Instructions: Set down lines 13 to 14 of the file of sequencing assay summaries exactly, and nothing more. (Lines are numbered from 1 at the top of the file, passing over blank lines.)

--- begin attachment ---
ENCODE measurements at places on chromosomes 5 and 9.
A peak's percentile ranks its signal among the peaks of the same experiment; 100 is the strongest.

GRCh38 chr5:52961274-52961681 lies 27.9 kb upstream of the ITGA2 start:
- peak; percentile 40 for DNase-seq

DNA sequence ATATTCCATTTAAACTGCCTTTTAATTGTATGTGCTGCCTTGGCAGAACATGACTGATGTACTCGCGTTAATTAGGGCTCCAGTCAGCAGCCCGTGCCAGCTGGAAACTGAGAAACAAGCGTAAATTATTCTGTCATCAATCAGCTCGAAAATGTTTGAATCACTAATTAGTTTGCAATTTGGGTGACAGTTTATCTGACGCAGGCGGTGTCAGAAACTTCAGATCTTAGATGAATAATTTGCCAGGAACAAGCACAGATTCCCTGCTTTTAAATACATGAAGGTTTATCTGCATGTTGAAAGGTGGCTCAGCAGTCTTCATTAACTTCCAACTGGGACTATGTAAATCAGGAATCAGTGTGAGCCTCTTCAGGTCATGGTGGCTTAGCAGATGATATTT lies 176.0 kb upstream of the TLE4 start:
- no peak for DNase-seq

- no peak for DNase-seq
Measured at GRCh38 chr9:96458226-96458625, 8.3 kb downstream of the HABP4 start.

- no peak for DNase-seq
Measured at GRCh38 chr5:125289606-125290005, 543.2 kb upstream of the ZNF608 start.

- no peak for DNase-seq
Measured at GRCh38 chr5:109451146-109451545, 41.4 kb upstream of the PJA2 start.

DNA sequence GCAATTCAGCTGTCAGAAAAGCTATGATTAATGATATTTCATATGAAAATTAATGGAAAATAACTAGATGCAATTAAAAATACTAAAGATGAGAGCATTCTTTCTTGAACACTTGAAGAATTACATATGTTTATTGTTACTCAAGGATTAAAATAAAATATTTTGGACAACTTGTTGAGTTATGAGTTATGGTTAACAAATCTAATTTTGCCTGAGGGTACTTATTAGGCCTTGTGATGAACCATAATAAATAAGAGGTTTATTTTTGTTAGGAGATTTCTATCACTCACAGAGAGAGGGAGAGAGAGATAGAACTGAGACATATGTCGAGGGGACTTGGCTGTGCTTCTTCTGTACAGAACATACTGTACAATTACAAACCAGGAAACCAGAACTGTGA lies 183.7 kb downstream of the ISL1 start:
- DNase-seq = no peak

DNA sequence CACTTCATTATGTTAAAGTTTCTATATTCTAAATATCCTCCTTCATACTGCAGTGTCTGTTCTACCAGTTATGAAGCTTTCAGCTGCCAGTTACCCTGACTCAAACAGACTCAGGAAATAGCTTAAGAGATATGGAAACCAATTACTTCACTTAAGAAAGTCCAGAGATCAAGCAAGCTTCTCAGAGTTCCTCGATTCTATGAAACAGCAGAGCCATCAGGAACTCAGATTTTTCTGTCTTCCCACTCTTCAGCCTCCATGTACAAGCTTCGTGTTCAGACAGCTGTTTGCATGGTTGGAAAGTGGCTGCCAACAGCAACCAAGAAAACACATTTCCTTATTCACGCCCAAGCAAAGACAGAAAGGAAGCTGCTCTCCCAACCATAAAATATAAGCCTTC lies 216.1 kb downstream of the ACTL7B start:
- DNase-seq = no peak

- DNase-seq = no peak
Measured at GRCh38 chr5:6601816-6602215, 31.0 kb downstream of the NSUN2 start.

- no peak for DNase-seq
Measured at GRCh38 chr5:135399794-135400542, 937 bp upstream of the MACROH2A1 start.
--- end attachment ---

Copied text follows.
DNA sequence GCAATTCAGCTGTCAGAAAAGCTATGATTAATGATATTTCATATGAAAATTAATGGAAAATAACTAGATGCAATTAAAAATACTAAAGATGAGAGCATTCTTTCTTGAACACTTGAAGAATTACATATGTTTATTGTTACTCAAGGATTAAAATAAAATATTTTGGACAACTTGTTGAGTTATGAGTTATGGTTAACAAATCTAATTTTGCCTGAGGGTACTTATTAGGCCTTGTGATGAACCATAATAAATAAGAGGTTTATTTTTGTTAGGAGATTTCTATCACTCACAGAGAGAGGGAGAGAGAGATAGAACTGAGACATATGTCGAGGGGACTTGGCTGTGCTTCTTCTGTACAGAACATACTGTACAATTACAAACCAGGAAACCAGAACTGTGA lies 183.7 kb downstream of the ISL1 start:
- DNase-seq = no peak